Many of the jews were attached to the oriental philosophy concerning the origin of the world. From this source the doctrine of the Cabala is supposed to have been derived. That considerable numbers of the jews had imbibed this system, appears evident both from the books of the new testament,+ and from the ancient history of the christian church. It is also certain that many of the gnostic sects were founded by jews.

Whilst the learned and sensible part of the jewish nation was divided into a variety of sects, the multitude was sunk into the most deplorable ignorance of religion; and had no conception of any other method of rendering themselves acceptable to God, than by sacrifices, washings, and other external rites and ceremonies of the Mosaic law. Hence proceeded that dissoluteness of manners which prevailed among the jews during Christ's ministry on earth. Hence also the divine Saviour compares the people to sheep without a shepherd, and their doctors to men who, though deprived of sight, yet pretended to shew the way to others. §

In taking a view of the corruptions, both in doctrine and practice, which prevailed among the jews at the * Percy's Key to the New Testament. + Matt. x. 6. xv. 24, 25, John ix. 39, $ Mosheim, vol. i. p. 38.

♡ Ibid,

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time of Christ's appearance, we find that the external worship of God was disfigured by human inventions. Many learned men have observed that a great variety of rites were introduced into the service .# the temple, of which no traces are to be found in the sacred writings. This was owing to those revolutions which rendered the jews more conversant than they had formerly been with the neighbouring nations. They were pleased with several of the ceremonies which the Greeks and Romans used in the worship of the pagan deities, and did not hesitate to adopt them in the service of the true God, and add them as an ornament to the rites which they had received by divine appointment. The jews multiplied so prodigiously, that the narrow bounds of Palestine were no longer sufficient to contan them. They poured, therefore, their encreasing numbers into the neighbouring countries with such rapidity, that at the time of Christ's birth there was scarcely a province in the empire where they were not found carrying on commerce, and exercising other lucrative arts. They were defended in foreign countries against injurious treatment by the special edicts of the magistrates. This was absolutely necessary, since in most places the remarkable difference of their religion and manners from those of other nations, exposed them to the hatred and indignation of the ignorant and bigoted multitude. “All this (says doctor Mosheim) appears to have been most singularly and wisely directed by the adorable hand of an interposing providence, to the end that this people, which was the sole depository of the true religion, and of the knowledge of one supreme God, being spread abroad through the whole earth, might be every where, by their example, a reproach to superstition, contribute in some measure to check it; and thus prepare the way for that yet fuller discovery of divine truth which was to shine upon the world from the ministry and gospel of the Son of God.”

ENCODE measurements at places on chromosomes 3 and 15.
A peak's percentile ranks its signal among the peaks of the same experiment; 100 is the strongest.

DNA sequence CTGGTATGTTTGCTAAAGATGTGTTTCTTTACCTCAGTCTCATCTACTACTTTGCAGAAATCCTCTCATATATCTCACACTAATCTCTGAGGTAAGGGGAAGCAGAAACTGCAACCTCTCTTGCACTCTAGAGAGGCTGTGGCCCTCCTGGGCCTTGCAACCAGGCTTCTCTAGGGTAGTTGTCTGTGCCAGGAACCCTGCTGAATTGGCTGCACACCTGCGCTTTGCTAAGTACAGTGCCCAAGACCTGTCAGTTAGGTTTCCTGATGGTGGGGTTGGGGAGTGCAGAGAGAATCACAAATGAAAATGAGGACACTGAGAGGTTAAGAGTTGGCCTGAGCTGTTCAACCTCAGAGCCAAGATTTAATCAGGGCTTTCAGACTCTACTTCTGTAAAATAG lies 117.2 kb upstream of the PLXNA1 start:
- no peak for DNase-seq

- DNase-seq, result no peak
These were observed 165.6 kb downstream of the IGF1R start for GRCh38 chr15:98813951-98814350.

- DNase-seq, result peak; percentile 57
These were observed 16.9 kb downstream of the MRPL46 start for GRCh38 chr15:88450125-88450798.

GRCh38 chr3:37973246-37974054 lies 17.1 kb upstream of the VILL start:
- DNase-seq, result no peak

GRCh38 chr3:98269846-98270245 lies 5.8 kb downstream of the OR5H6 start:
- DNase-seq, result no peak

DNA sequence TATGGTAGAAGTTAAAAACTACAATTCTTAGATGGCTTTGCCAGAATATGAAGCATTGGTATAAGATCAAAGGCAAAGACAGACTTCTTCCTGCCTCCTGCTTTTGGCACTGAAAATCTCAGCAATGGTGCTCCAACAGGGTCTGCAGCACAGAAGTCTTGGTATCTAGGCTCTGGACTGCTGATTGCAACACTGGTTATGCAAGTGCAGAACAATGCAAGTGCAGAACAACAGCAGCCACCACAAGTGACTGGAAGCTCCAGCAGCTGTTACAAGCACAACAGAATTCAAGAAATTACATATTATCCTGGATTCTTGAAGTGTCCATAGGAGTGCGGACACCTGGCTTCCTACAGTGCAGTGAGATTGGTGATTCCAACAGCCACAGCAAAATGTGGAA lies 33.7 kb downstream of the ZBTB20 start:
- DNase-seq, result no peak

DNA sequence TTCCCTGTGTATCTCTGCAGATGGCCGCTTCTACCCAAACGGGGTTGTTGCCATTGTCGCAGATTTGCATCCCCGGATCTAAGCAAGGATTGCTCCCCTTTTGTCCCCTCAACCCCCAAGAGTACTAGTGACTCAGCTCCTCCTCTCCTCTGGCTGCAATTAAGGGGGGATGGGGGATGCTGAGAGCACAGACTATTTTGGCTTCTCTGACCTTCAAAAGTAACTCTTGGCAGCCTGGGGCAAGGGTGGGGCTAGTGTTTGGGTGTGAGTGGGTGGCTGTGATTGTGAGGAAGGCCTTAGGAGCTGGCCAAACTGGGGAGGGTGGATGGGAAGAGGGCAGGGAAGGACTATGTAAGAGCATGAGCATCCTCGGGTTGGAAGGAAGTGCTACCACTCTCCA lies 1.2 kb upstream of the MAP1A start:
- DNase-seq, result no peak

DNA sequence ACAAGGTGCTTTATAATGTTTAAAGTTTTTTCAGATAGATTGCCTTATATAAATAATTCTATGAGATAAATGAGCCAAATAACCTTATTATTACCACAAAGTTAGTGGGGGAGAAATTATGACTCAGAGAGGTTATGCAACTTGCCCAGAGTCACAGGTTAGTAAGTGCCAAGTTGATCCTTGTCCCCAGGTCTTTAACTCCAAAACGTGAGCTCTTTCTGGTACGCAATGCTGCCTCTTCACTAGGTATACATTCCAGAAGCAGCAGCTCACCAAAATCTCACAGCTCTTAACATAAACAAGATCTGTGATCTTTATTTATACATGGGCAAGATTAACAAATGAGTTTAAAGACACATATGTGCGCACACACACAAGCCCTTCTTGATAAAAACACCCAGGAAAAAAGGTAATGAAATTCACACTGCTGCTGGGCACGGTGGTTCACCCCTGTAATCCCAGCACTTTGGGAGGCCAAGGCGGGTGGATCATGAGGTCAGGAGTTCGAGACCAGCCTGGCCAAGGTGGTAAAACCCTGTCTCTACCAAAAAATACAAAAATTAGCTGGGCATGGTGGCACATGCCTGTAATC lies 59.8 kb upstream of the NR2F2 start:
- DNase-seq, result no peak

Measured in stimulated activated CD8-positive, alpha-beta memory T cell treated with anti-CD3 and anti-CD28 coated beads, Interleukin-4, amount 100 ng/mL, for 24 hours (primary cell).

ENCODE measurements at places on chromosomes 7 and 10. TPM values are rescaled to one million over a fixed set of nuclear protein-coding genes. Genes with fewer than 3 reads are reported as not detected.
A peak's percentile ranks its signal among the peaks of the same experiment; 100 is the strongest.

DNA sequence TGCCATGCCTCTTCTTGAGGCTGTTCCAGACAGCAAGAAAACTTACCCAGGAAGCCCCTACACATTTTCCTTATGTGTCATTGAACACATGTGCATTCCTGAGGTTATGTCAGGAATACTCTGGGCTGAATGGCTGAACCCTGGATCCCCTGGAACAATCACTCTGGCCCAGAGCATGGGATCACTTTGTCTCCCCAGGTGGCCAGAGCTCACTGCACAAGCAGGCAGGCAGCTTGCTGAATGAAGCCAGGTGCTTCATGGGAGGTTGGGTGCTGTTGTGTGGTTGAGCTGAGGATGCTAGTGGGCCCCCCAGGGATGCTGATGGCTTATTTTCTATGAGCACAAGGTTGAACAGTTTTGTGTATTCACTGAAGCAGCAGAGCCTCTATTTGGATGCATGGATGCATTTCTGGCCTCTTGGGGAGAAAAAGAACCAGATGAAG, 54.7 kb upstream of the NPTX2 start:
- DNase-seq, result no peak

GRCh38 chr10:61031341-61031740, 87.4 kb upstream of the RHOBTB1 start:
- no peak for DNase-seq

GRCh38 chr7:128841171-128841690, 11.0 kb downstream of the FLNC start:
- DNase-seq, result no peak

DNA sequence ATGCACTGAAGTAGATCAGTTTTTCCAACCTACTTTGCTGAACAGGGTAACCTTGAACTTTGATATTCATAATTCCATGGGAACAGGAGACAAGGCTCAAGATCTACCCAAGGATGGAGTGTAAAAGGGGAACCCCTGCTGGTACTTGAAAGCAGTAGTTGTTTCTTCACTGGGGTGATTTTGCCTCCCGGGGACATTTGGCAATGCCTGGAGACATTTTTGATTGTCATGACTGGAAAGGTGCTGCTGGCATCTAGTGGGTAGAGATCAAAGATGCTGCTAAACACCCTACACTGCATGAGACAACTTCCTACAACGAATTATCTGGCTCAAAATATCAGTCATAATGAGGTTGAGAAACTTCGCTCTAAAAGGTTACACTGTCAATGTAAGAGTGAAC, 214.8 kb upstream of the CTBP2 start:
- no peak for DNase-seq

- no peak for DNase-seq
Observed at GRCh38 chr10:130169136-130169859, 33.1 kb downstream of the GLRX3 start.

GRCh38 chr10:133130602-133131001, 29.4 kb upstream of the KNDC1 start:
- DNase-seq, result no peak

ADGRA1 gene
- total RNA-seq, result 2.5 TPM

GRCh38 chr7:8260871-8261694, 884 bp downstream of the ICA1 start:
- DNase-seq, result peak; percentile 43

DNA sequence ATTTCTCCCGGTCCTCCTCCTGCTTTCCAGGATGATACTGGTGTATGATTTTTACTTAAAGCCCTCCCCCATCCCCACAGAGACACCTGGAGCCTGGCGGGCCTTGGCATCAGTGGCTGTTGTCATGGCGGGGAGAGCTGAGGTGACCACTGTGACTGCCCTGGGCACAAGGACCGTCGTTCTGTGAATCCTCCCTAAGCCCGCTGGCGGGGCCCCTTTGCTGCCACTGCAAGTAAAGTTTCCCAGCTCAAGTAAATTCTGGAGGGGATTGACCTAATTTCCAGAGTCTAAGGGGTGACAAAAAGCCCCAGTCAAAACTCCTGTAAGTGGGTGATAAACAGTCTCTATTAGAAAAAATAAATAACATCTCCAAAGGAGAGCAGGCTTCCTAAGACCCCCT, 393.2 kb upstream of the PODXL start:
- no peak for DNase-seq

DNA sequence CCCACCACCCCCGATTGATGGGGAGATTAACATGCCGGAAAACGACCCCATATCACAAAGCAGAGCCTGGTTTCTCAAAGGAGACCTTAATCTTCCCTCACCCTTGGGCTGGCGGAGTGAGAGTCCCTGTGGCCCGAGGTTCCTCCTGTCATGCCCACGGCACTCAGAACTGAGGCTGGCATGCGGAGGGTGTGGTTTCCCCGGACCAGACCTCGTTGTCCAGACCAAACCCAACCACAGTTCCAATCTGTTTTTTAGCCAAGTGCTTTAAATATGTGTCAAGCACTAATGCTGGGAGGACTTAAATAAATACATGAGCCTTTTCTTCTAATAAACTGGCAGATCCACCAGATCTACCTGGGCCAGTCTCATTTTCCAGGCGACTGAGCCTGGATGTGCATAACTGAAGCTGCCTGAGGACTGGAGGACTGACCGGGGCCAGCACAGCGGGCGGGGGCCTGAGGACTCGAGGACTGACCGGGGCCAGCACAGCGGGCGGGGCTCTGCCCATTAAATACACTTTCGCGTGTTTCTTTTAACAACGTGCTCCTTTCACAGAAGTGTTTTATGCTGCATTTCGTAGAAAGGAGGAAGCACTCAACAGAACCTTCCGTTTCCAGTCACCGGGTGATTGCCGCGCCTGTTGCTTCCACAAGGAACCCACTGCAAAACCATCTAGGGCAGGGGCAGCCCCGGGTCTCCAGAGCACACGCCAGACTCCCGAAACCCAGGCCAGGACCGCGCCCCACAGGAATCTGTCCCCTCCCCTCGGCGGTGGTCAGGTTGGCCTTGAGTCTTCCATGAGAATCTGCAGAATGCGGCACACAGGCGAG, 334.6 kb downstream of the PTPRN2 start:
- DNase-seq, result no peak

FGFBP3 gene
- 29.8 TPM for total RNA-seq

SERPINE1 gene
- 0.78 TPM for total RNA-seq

* Mosheim, vol. i. p. 42.




At the important æra of Christ's appearance in the world, two kinds of philosophy prevailed among the civilized nations. One was the philosophy of the Greeks, adopted also by the Romans; and the other that of the Orientals, which had a great number of votaries in Persia, Syria, Chaldea, Egypt, and even among the jews. The former was distinguished by the simple title of philosophy; the latter was honoured by the more pompous appellation of science or knowledge, since those who adhered to the latter sect pretended to be the restorers of the knowledge of God which was lost in the world. The followers of both these systems, in consequence of vehement disputes and dissensions about several points, subdivided themselves into a variety of seets. It is however to be observed, that all the sects of the oriental philosophy deduced their various tenets from one fundamental principle which they held in common; but the Greeks were much divided about the first principles of science.*

Amongst the Grecian sects there were some who declaimed openly against religion, and denied the immortality of the soul; and others who acknowledged a Deity, and a state of future rewards and punishments. Of the former kind were the Epicureans and Academics, of the latter the Platonists and Stoics.

The Epicureans derived their name from Epicurus, who was born in the hundred and ninth olympiad, two hundred and forty-two years before Christ. He accounted for the formation of the world in the following manner: A finite number of that infinite multitude of atoms, which with infinite space constitutes the universe, falling fortuitously into the region of the world, were, in consequence of their innate

* Mosheim, vol. I, p. 26.